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J Virol. 2001 Jan;75(1):143-50.

Envelope protein-mediated down-regulation of hepatitis B virus receptor in infected hepatocytes.

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Mikrobiologie and Zentrum für Molekulare Biologie, Universität Heidelberg, 69120 Heidelberg, Germany.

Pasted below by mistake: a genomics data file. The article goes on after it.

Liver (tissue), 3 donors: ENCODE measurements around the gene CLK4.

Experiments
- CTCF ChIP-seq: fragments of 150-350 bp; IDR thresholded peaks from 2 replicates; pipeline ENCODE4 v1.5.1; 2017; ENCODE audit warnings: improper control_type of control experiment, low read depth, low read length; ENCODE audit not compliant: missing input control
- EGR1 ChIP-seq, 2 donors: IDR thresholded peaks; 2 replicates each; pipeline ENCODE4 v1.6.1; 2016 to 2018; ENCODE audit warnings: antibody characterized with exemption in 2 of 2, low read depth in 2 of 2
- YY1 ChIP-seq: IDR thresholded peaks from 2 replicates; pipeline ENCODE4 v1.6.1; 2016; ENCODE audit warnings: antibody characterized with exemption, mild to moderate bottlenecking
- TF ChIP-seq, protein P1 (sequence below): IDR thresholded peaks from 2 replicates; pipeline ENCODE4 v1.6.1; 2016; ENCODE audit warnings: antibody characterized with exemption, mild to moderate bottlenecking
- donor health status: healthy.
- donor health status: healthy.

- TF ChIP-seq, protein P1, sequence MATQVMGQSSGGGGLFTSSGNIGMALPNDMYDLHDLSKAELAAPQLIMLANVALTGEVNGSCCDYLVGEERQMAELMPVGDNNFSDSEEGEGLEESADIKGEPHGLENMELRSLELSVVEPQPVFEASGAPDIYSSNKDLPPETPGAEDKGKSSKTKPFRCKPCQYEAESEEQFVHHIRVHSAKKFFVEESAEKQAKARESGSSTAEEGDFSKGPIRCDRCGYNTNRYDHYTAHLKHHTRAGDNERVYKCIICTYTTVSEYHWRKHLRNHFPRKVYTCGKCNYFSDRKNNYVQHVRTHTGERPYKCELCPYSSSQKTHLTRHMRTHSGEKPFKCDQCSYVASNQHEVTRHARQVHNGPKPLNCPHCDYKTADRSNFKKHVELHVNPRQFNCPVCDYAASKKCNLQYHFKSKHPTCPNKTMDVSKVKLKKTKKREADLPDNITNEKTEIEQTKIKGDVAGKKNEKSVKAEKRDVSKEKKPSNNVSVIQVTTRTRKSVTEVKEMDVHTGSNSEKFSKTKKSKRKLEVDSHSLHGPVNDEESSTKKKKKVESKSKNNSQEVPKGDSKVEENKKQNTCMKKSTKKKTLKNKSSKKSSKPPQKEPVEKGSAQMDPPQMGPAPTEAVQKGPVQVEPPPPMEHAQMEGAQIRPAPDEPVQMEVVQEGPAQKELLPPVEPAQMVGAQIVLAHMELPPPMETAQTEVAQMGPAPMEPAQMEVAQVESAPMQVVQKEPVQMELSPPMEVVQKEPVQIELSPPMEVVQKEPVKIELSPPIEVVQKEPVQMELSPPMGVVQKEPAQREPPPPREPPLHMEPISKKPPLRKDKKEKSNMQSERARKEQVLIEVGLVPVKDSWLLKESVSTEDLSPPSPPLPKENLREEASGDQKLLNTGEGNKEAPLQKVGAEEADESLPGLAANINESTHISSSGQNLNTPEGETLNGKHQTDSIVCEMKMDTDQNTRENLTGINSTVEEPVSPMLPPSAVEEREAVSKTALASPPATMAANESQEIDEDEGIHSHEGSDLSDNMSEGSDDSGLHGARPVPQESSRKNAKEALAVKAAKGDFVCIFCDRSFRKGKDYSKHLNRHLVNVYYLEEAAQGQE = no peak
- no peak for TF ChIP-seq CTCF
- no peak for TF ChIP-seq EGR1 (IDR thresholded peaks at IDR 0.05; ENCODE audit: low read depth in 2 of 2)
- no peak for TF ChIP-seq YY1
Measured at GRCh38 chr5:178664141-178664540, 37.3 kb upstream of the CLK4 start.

Entry of duck hepatitis B virus (DHBV) is initiated by specific interaction of its large envelope protein (L) with a cellular entry receptor, recently identified as carboxypeptidase D (CPD; historically gp180). In this report, we present evidence demonstrating that this receptor is down-regulated as a result of DHBV infection: (i) receptor levels determined by Western blot were much reduced in DHBV-infected duck livers and undetectable by immunostaining in infected cultured hepatocytes; (ii) results from metabolic labeling experiments indicate enhanced receptor protein turnover; (iii) the kinetics of receptor loss from newly infected cells correlated with the accumulation of newly synthesized viral protein; (iv) expression of DHBV L protein, transduced from a recombinant adenovirus, was sufficient to eliminate gp180/CPD from the Golgi compartment, its normal predominant location; (v) gp180/CPD remained absent from the Golgi compartment in infected hepatocytes, even after overexpression from a recombinant adenovirus, while residual amounts subsequently became detectable in a perinuclear compartment, containing DHBV L protein; (vi) expression of DHBV L protein in a HepG2 cell line, stably expressing gp180/CPD, leads to incomplete receptor maturation and induces its degradation. Taken together, these data are consistent with a model in which the virus receptor interacts early in the biosynthetic pathway with the viral L protein, leading to its retention in a pre-Golgi compartment and to subsequent degradation, thus preventing receptor interference with the export of DHBV via the secretory pathway which it shares with its receptor. Accordingly, and analogously with receptor down-regulation in retroviral systems, DHBV receptor down-modulation may account for the much-reduced efficiency of DHBV superinfection of preinfected hepatocytes.

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